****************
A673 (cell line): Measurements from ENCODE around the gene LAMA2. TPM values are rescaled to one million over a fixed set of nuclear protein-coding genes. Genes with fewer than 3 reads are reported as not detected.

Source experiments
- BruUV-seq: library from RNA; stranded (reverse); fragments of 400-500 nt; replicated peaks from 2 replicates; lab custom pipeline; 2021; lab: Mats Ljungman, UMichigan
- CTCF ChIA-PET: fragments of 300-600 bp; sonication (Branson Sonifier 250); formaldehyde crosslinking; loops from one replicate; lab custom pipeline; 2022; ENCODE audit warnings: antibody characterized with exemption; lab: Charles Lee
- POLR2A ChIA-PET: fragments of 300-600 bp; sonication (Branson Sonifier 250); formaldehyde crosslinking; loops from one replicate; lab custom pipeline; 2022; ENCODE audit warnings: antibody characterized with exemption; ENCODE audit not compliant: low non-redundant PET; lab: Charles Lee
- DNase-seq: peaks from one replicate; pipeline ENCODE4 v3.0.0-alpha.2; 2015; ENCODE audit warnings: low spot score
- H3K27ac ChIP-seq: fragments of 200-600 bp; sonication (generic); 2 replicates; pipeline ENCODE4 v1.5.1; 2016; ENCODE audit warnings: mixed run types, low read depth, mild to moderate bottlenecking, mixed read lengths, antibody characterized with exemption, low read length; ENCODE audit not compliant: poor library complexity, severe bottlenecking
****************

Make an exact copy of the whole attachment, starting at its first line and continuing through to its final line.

A673 (cell line): Measurements from ENCODE around the gene LAMA2. TPM values are rescaled to one million over a fixed set of nuclear protein-coding genes. Genes with fewer than 3 reads are reported as not detected.

Source experiments
- BruUV-seq: library from RNA; stranded (reverse); fragments of 400-500 nt; replicated peaks from 2 replicates; lab custom pipeline; 2021; lab: Mats Ljungman, UMichigan
- CTCF ChIA-PET: fragments of 300-600 bp; sonication (Branson Sonifier 250); formaldehyde crosslinking; loops from one replicate; lab custom pipeline; 2022; ENCODE audit warnings: antibody characterized with exemption; lab: Charles Lee
- POLR2A ChIA-PET: fragments of 300-600 bp; sonication (Branson Sonifier 250); formaldehyde crosslinking; loops from one replicate; lab custom pipeline; 2022; ENCODE audit warnings: antibody characterized with exemption; ENCODE audit not compliant: low non-redundant PET; lab: Charles Lee
- DNase-seq: peaks from one replicate; pipeline ENCODE4 v3.0.0-alpha.2; 2015; ENCODE audit warnings: low spot score
- H3K27ac ChIP-seq: fragments of 200-600 bp; sonication (generic); 2 replicates; pipeline ENCODE4 v1.5.1; 2016; ENCODE audit warnings: mixed run types, low read depth, mild to moderate bottlenecking, mixed read lengths, antibody characterized with exemption, low read length; ENCODE audit not compliant: poor library complexity, severe bottlenecking